Families and survivors for some reason just couldn't talk about what happened that day in 1937, and so I need to give you the background. Because when the school blew up in '37, nothing happened in the way of a healing process except by the people themselves who put their arms around each other and tried to heal.
 
For 40 years nothing ever happened. We had no memorial services. There was nothing in our textbooks to let us know what really happened. And finally in 1977, a group in East Texas decided they needed to get together, and they did. That was 40 years after the explosion. About 200 people came together. They talked about what happened. They got the healing process started. The media sought out the survivors. They wanted to know the story. It made good press for East Texas. And so the story got out. And every other year we have a reunion in which we honor those whose lives were taken.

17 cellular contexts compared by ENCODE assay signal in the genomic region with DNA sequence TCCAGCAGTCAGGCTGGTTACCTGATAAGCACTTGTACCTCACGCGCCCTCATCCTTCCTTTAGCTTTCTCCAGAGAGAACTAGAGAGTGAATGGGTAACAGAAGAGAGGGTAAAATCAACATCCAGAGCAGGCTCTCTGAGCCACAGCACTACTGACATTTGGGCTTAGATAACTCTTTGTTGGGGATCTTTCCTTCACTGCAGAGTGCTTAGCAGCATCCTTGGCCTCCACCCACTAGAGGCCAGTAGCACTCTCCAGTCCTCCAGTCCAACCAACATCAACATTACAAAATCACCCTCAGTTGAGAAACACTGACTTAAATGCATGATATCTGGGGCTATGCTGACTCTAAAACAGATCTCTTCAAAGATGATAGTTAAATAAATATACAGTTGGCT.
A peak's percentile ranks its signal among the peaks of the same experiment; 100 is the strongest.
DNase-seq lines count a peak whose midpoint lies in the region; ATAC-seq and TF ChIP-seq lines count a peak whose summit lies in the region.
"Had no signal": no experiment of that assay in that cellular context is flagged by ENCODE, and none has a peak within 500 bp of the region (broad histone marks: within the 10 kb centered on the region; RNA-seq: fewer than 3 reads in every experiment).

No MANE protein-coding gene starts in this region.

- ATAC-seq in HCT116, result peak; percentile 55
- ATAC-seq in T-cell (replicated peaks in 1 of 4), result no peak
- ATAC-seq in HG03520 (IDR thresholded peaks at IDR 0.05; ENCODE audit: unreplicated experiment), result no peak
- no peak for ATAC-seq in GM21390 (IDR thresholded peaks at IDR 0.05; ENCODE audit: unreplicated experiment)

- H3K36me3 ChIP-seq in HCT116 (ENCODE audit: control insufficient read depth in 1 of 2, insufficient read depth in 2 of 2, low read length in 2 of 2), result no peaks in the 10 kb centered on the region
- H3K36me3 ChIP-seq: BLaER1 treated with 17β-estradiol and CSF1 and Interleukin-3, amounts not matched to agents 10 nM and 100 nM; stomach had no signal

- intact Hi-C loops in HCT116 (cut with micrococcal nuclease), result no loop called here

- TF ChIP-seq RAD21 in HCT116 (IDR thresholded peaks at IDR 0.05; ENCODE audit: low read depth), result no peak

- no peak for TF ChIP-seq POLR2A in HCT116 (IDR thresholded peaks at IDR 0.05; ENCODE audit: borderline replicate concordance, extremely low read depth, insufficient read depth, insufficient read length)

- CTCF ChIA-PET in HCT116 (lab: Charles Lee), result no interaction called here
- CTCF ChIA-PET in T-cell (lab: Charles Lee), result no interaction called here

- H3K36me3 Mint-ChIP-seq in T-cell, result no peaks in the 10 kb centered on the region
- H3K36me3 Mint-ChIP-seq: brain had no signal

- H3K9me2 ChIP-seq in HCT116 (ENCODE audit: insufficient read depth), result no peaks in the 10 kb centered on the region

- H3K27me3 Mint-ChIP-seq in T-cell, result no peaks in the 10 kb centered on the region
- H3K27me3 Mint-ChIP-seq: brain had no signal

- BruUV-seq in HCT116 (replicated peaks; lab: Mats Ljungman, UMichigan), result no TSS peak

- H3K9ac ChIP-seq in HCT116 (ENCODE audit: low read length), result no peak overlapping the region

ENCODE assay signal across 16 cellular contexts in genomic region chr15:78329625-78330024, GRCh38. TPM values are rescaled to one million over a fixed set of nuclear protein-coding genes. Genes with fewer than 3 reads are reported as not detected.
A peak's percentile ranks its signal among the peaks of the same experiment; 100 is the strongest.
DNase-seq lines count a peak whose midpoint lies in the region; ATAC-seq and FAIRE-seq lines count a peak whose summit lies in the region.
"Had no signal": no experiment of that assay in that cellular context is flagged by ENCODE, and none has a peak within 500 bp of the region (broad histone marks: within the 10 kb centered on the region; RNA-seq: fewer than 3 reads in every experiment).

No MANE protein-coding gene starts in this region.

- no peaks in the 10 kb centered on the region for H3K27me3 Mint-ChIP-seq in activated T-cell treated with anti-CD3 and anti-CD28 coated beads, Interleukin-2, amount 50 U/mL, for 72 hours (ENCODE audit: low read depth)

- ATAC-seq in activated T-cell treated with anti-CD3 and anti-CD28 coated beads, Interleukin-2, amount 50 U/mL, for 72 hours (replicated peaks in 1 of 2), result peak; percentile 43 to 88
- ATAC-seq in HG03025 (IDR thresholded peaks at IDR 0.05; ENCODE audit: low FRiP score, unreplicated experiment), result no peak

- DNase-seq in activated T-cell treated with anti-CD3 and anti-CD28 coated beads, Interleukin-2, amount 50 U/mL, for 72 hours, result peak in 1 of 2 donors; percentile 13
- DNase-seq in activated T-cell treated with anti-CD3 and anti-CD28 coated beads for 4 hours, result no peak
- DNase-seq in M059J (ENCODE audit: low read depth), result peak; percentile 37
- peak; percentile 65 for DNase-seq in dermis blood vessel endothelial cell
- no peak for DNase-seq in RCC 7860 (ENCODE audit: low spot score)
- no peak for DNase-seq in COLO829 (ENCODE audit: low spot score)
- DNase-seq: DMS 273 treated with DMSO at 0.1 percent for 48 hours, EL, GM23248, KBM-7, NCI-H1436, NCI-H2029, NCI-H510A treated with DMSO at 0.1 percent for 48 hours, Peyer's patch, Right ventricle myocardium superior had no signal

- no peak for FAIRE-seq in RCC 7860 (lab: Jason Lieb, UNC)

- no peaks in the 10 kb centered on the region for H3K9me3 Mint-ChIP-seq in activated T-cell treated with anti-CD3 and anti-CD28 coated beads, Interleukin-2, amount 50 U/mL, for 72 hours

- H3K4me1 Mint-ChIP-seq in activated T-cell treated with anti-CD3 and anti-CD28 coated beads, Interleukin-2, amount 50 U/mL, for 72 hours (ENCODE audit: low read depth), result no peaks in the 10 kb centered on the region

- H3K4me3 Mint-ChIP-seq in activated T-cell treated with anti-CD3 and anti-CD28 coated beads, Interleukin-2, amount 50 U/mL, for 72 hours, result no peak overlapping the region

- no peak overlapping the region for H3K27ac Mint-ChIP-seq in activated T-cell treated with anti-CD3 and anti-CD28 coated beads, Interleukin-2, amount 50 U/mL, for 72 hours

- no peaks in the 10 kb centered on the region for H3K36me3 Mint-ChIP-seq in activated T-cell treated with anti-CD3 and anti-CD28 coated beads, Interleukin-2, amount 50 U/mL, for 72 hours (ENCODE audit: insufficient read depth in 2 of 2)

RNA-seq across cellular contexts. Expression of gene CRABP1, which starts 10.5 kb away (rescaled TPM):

In 1998 the museum opened. For 60 years parents kept the mementos of their children and then donated them to the museum so we could keep their stories alive – so that as you come through the museum you really know what happened. This past March marked 75 years since the original explosion. We had a special memorial service, and about 900 people showed up. It was the biggest audience we've ever had. We honored those whose lives were lost on the day a generation died.
 
Today I want to take you back to March 18th, 1937, to a small community in New London, Texas, the richest independent school district in the world. And this is what you would have seen on March 18th, 1937.
 
VIDEO: It is March 18th, 1937. The time is 3:17 p.m. School is almost over for the day. Soon the classrooms, now full, will be empty. The small community, the state, the nation, and the world – none were prepared for the explosion of accumulated gas under the school that occurred.
 
MR. TOLER: At 3:17, a generation died. The rescue scene represented a war zone. Oil field workers by the hundreds showed up to help. Parents showed up. Everybody came to New London to do what they could. What did those survivors and workers experience that very fateful day? I want you to visualize parents searching for their children, hoping against hope that their child was not among those that were killed. Listen to what some of them say: